Wednesday, July 13, 2011

The Origin of Life: No Naturalistic Explanation

There's an interesting article posted at Scientific American--it's been up for months and I've wanted to blog about it, but only now had a chance.

Entitled "Pssst! Don't tell the creationists, but scientists don't have a clue how life began,"the essay basically lives up to it's title.  John Horgan, a researcher in origin of life studies (OOL), admits that the field is at an impasse and has been at an impasse for twenty years.  However, he resists the implication that the inexplicable origin of life points to intelligent agency, especially divine agency.  Divine explanations are flawed, he says: "What created the divine Creator? ... At least scientists are making an honest effort to solve life's mystery instead of blaming it all on God."

There are a couple of ironies in the piece, which is worth reading.  First of all, almost all "creationists" already know that OOL research has reached a dead end.  It's been a staple of creationist arguments for fifty years if not more.  The folks who don't realize how bankrupt OOL research is tend to be poorly-informed Darwinists who have been persuaded by Richard Dawkins or someone similar that naturalistic evolution provides an answer to all life's questions.

Secondly, Horgan's concluding sneer about God just shows a lack of philosophical education.  God is by definition a self-existent or "necessary" being.  The universe is obviously not self-existent: it requires a cause and an explanation.  One of the arguments for the existence of God is: since everything that we observe is contingent (caused by something else), must there not logically be something (which we call God) which exists of itself, which gave rise to everything observable?  Otherwise we would have an infinite regression of causality, which is illogical and impossible.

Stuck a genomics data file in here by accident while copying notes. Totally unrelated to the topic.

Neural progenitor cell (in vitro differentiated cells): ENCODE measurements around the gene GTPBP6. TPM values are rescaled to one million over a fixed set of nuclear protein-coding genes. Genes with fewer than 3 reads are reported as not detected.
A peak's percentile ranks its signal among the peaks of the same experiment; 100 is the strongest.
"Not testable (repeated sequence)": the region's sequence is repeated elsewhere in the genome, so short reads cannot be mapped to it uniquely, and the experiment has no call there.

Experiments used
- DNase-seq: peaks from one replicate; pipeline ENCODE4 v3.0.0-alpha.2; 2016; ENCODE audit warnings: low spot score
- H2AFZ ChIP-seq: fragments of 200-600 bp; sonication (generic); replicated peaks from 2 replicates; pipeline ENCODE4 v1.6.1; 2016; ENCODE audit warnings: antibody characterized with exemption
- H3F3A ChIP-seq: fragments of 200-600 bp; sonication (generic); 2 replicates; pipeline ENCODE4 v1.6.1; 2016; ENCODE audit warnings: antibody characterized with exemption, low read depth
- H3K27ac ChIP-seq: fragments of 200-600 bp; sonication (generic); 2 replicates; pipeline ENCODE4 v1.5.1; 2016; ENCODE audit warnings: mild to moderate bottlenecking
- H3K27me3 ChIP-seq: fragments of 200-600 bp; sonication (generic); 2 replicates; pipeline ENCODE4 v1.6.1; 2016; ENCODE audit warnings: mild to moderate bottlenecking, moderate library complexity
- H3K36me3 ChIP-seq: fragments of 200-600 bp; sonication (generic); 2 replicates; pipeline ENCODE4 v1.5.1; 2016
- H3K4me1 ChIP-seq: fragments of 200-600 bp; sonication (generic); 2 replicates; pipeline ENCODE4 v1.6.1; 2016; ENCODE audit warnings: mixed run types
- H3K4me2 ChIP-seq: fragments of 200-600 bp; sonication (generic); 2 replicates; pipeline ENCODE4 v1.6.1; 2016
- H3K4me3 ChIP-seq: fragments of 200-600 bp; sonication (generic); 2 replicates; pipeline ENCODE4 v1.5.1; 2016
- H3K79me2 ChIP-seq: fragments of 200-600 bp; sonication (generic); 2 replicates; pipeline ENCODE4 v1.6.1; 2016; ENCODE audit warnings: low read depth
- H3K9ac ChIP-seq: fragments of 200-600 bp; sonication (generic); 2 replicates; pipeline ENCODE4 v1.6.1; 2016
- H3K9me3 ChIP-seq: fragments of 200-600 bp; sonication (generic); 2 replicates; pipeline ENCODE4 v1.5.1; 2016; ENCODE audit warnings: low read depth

To say, "What created God?"--which is a line from Carl Sagan, by the way, although he may have borrowed it from someone else--is to fail to understand the concept of God.  There are arguments against the existence of God, but this is not one of them.


onein6billion said...

I hate to admit that I actually read some of your nonsense.

John Bergsma said...

If you really hated to admit it, you wouldn't have commented.

cameron said...

I am not a "creationist" in the commonly used sense of the word but have long realized that the scientific explanations offered for the origins of life are as convincing as Shelley's Frankenstein. You can't get more from less. From inanimate matter you get inanimate matter, compounding the elements and infusing them with electricity makes no difference. And experimentation has shown this.

I find the same problem in neuroscience's attempts to give a materialistic explanation of consciousness and thought.

ABehm said...

Someone once said, "Hydrogen is the simplest and most basic element. One that, given enough time, will eat, crap, and analyze itself.

Gabriel Austin said...

Trying to get at the origins of life is like trying to get outside of the universe. Or to be conscious of oneself before the moment of conception.

Peter Medawar mocked such efforts.

Francis Crick opined [finally] that life must come from outside the universe.

John Bergsma said...

Thanks for your feedback, folks.